ISSUE 15, October 2005
Editorial
Historic: Nelson and Freemasonry
Grand Lodge: Pro Grand Master's Speech
Grand Lodge: Quarterly Communication
Hurricane Katrina: Grand Charity Relief Chest
Royal Arch: John Knight
Masonic Embroidery: A stitch in time...
Travel: Walzing along the Danube
Specialist Lodges: Martial arts
Library & Museum: The two Freemasons' Halls
    Anniversary: Jersey's Liberation
Anniversary: Dorset's 225 years
Obituaries: Lord Swansea OSM
Pro Grand Master: Whither directing our course?
Charmian Hussey: A Mason's wife on Masonry
International: The Grand Lodge of Israel
Education: Sheffield's big plans
Education: Forthcoming events
Education: The Second Degree
Masonic Charities
Letters, Book Reviews, Gardening


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Whither directing our course

Every Mason should carefully read and digest the speech to the Cornerstone Society of the Pro Grand Master, the Marquess of Northampton, reproduced on pages 41-45 of this issue.
     It is a wake-up call to the Craft, and sets out what needs to be done to make Freemasonry relevant in the 21st century – indeed, to survive. In essence, every Mason has a duty to promote the tenets of the Craft to non-Masons. Its future lies in our hands. Lord Northampton underlines the absolute essential of educating not only Masons but the wider general public into the meaning and substance of Freemasonry.
     He writes: “If we all make the effort to explain Masonry to laymen in suitable terms we could really make a difference to the way we are perceived. Above all, we must stress how enjoyable it is. The brotherhood will surely come to an end if it ceases to be fun.”
     One problem is that too many Masons are still reluctant to talk about the Craft – even if they think they are competent enough to do so. As Lord Northampton explains: “The time has come to talk openly and freely about our rituals with anyone who is interested, as long as we take care not to dilute the effect the ceremonies will have on future candidates.”
     Crucially, he points out that Masons need to spend more time on why Freemasonry was formed than on when. This is where, first, the education of Masons themselves comes in, and the proposal for Lodges to appoint Orators to provide well-written papers takes on added significance.
     After all, if Masons cannot explain to themselves the raison d’être of Masonry, how can they tell the uninitiated wider world? As Lord Northampton rightly puts it, doing nothing is not an option.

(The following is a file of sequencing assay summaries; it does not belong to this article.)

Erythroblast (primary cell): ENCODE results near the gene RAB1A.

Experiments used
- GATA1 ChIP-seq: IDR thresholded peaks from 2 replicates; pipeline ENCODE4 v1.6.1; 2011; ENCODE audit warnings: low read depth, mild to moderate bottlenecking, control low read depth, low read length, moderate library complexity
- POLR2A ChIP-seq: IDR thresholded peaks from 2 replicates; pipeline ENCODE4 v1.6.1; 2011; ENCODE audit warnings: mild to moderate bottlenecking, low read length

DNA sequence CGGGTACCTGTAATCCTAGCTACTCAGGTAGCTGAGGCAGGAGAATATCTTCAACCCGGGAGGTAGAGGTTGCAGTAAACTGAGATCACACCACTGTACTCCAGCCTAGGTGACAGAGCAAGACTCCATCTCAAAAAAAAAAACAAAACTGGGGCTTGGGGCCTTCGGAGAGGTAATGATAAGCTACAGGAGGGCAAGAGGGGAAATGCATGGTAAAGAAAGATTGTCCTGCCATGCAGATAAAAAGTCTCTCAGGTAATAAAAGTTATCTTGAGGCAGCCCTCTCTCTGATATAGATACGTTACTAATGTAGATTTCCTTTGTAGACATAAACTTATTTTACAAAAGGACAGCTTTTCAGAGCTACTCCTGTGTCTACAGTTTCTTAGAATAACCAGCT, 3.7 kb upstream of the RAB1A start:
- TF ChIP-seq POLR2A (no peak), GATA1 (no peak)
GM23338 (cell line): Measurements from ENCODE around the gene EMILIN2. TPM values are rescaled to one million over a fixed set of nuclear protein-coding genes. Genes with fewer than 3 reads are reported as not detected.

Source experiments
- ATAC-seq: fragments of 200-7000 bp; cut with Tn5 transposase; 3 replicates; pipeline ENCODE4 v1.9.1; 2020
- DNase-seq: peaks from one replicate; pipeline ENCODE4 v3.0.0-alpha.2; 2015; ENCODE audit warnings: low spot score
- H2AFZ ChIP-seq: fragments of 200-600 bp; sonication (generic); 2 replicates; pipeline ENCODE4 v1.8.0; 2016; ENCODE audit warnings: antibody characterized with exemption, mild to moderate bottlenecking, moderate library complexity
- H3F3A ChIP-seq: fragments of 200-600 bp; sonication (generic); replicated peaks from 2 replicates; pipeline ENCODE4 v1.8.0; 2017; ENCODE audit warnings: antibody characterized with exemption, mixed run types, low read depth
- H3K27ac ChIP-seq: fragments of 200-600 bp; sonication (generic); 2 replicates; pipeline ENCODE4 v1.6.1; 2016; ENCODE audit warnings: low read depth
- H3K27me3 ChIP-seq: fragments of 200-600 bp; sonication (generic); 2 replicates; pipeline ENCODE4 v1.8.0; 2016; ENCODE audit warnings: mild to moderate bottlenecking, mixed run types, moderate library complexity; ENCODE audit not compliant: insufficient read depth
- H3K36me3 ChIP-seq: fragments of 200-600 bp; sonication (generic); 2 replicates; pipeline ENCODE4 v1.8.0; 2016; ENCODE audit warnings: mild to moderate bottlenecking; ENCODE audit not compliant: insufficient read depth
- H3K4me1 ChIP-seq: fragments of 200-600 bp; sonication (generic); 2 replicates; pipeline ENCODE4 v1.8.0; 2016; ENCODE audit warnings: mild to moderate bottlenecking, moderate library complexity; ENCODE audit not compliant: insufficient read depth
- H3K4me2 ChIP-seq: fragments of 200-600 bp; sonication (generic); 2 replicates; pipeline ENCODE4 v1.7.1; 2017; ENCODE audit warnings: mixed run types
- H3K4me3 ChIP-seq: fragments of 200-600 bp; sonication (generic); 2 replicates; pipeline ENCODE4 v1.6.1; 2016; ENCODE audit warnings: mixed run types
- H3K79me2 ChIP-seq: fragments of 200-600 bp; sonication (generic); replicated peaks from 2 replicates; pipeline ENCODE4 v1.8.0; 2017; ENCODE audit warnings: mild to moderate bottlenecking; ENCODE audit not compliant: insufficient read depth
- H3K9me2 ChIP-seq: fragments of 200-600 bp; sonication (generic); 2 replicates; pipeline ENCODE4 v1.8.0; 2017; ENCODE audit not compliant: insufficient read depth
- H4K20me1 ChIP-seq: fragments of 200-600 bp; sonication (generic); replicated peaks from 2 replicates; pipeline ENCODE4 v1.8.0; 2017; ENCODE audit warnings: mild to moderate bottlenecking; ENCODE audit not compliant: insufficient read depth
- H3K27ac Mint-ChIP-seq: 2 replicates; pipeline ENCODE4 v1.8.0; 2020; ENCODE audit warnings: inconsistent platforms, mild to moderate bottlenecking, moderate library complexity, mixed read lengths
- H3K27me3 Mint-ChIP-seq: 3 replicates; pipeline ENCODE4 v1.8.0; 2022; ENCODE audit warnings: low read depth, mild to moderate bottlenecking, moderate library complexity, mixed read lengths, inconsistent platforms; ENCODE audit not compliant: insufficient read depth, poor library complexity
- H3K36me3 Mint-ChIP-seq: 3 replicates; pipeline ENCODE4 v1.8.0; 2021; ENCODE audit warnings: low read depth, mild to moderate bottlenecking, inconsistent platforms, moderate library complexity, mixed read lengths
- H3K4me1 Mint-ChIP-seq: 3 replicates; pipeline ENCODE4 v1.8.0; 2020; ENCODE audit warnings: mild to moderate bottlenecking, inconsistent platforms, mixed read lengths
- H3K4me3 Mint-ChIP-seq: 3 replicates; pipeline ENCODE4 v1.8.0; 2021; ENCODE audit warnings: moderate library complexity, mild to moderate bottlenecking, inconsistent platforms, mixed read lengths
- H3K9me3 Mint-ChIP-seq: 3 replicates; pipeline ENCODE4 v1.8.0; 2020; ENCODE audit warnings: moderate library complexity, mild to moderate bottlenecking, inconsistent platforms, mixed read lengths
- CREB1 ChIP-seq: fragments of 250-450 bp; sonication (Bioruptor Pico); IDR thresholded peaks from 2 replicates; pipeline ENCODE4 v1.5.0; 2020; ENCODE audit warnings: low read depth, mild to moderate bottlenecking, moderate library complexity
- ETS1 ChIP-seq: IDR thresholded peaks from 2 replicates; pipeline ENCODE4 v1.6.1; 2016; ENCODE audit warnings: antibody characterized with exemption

This call to action from the Pro Grand Master is in the light of some stark statistics which he reveals in his article. English Freemasonry has lost at least 40% of its membership in 30 years, although that decline has slowed in the past two years.
     However, in the same period the number of Lodges has increased, but far too many have too few members. Candidates are raced through the three Degrees without properly understanding them, and into the various offices right up to the Chair with barely a pause for breath.
     Meanwhile, the number of initiates has fallen 30% in the past ten years, and in the next 25 years English Freemasonry could have shrunk by half – one Lodge in every two will have disappeared.
     So, while it is essential to bring more men into Masonry, it is also essential to put more Masonry into men. Every Lodge should now discuss how it intends to improve that education, every Province needs to have a programme of education in hand – and many are already hard at work in this area.
     That “daily advancement in Masonic knowledge” to which all Masons have signed up now takes on added meaning – and urgency.

Media warning

Notice should be taken of the strong advice from the Board of General Purposes (see p12) about approaches to and from the broadcast media about Freemasonry.
     Basically, while it is not intended to prevent Masons voicing their views, it is best to contact either the Communications Department at Freemasons’ Hall or the Provincial Information Officer first.
     In particular, brethren are asked not to voluntarily approach the media to solicit coverage. It is important that Masons who do go on such programmes are experienced and properly briefed beforehand.
     This applies whether the programmes are going out nationally or locally. It is important that anyone taking part in such programmes has received the due authorisation to do so.
     There has been a renewed interest in Freemasonry by the broadcast media, so never forget that, as Masons, we have all been taught to be cautious.


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